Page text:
The MS-DOS Fdisk utility usually updates the master boot record (MBR) only if no master boot record exists. Repartitioning with Fdisk does not rewrite this information.
Fdisk has an undocumented parameter called /mbr
that causes it to write the master boot record to the hard disk without altering the partition table information.
Writing the master boot record to the hard disk in this manner can make certain hard disks partitioned with SpeedStor unusable. It can also cause problems for some dual-boot programs and disks with more than four partitions.
What is the MBR?
At the end of the ROM BIOS bootstrap routine, the BIOS reads and executes
the first physical sector of the first floppy or hard disk on the
system. This first sector of the hard disk is called the master boot record
(or sometimes the partition table or master boot block). There is a small program at the beginning of this sector of the hard disk. The partition information, or partition table, is stored at the end of this
sector. This program uses the partition information to determine which partition is bootable (usually the first primary DOS partition) and attempts to boot from it.
This program is written to the disk by the fdisk /mbr
command and is usually called the master boot record. During typical operation, Fdisk writes this program to the disk only if there is no master boot record.
: The fdisk /mbr
command only re-writes the MBR on the system drive (DISK-0) using BIOS calls. You cannot specify any other drive for the fdisk /mbr
command to operate on other than DISK-0.
Why is the MBR Changed During Setup?
During the installation of Microsoft MS-DOS Upgrade, Setup replaces the master boot record on the hard disk with code to display a message similar to:
The MS-DOS 5.0 Setup was not completed.
Insert the UNINSTALL #1 diskette in drive A.
Press the ENTER key to continue.
This message should be erased and the master boot code rewritten before
Setup is completed. If a problem occurs during Setup and you return to the
previous version of MS-DOS, Uninstal should also remove this message.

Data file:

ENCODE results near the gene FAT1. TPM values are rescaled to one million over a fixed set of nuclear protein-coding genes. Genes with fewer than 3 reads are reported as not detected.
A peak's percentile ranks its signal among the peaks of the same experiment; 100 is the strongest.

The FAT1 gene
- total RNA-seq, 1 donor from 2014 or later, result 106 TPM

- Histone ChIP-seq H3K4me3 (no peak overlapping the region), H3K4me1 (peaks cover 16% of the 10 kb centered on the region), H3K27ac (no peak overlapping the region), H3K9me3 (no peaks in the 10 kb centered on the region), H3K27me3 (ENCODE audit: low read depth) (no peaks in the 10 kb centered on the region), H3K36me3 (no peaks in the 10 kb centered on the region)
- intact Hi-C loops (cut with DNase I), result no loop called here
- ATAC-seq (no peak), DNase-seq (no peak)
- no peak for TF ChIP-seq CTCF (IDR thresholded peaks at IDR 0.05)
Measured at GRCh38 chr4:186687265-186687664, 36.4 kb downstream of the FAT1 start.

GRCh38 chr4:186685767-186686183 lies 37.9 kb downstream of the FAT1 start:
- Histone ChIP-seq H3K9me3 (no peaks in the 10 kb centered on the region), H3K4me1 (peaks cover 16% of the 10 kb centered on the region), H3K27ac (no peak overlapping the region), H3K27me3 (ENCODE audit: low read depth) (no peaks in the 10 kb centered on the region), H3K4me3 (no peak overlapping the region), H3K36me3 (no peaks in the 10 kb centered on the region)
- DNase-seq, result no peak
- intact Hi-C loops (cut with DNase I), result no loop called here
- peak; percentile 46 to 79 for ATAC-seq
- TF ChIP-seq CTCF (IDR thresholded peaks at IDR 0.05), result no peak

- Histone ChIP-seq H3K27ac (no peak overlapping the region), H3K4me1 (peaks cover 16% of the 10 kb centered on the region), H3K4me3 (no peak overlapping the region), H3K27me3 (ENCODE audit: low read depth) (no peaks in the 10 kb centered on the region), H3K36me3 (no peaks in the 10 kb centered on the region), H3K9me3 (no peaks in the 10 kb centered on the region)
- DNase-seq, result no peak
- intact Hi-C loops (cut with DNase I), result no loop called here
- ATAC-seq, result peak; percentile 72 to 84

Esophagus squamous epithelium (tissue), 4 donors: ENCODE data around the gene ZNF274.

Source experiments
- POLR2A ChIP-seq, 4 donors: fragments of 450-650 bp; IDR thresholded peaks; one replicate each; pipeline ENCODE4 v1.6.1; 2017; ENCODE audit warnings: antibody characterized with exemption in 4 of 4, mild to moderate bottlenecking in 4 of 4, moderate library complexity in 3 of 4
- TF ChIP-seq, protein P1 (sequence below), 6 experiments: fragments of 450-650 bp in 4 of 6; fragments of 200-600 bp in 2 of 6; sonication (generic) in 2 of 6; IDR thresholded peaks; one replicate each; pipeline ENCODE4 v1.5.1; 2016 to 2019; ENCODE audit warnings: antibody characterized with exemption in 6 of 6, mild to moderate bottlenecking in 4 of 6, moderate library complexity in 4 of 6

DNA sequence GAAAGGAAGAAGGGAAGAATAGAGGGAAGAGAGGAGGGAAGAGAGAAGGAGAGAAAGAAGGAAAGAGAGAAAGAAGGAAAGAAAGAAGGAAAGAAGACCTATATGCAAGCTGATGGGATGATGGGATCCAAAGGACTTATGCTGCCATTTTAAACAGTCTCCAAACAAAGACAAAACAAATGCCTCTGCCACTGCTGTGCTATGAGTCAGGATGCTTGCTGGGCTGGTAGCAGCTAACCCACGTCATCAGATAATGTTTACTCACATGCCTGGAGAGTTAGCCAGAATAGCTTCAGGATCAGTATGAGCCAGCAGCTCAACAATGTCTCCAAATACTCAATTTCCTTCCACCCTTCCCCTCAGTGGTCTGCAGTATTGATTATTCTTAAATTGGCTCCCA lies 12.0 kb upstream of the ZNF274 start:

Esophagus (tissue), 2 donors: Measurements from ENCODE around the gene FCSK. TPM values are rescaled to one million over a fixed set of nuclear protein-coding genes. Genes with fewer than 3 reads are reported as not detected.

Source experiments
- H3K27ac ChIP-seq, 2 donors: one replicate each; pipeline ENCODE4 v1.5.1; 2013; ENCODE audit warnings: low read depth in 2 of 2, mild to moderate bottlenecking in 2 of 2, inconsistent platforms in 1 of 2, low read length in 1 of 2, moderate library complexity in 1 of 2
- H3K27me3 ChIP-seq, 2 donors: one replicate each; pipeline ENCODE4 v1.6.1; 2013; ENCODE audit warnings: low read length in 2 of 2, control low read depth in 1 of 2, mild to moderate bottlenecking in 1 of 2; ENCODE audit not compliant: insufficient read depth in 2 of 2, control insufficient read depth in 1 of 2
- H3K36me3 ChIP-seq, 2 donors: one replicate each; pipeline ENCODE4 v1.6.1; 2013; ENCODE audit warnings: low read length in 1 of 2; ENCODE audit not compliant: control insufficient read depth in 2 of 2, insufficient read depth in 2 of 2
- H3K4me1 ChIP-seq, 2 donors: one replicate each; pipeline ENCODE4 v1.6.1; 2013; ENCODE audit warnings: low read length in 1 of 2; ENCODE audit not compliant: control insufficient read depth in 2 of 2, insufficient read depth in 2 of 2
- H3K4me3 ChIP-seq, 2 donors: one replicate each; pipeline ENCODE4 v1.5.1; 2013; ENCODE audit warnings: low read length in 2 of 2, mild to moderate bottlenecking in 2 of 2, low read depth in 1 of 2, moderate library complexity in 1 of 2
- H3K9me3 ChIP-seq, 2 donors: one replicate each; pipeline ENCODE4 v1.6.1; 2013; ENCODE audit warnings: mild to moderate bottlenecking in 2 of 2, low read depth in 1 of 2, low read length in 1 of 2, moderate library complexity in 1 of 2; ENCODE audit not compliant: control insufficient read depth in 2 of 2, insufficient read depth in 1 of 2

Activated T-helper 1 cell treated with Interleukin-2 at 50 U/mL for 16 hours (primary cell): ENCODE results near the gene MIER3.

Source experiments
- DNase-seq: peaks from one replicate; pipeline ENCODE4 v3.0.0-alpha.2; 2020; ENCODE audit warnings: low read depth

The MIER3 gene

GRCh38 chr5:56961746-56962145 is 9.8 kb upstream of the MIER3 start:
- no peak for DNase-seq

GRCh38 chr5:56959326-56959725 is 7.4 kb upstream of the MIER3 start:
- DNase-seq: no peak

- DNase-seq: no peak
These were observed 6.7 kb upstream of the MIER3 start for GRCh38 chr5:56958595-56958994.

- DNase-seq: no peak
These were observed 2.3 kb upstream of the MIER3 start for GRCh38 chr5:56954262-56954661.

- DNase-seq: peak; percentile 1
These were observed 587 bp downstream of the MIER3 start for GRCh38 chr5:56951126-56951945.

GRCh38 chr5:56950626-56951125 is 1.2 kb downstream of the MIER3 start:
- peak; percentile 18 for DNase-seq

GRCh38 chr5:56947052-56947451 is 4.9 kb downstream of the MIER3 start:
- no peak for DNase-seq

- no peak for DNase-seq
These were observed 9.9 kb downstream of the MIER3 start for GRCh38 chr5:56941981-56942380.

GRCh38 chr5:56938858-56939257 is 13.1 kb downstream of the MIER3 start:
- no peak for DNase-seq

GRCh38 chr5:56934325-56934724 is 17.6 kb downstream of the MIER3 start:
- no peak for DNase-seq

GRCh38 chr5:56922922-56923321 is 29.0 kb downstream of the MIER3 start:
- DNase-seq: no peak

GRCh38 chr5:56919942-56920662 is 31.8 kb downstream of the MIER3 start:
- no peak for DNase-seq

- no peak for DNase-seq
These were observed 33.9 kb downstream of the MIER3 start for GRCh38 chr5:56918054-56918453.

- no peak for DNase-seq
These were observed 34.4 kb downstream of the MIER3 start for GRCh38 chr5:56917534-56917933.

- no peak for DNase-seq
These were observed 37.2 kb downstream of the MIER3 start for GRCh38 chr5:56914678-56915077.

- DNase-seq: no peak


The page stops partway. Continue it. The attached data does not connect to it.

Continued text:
However, if Setup or Uninstal does not remove this message, or if the
master boot record becomes corrupted, a new master boot record can be
written to the disk using the following command:
Do not use this command if any of the following conditions exists:
- The disk was partitioned using the Storage Dimensions SpeedStor utility with its /bootall option.
- More than four partitions exist.
- Certain dual-boot programs are in use.
The Storage Dimensions SpeedStor utility with the /bootall
option redefines the drive's physical parameters (cylinder, head, and sector). The /bootall
switch stores information about how the drive has been changed in an area of the master boot record that MS-DOS does not use. The fdisk /mbr
command erases that information, making the disk unusable.
Some older original equipment manufacturer (OEM) versions of MS-DOS and
some third-party partitioning utilities can create more than four
partitions. Additional partition information is commonly stored information
on partitions in an area that the fdisk /mbr
Some dual-boot programs have a special MBR that asks you at startup which
operating system you want to use. The fdisk /mbr
command erases this program. Dual-boot systems that boot whichever partition is marked Active are not affected by the fdisk /mbr
For more information about how to partition a hard disk, click the following article number to view the article in the Microsoft Knowledge Base:
How to Use the Fdisk Tool and the Format Tool to Partition or Repartition a Hard Disk
The third-party products that are discussed in this article are manufactured by companies that are independent of Microsoft. Microsoft makes no warranty, implied or otherwise, regarding the performance or reliability of these products.
More information on partitioning, disk organization, and the boot sequence
can also be found in Chapters 3 and 8 of the DOS Programmer's Reference
by Terry Dettmann, published by the QUE Corporation; Chapters 2 and 10 of Advanced MS-DOS Programming
by Ray Duncan, and article 3 of The MS-DOS Encyclopedia
, both published by Microsoft Press.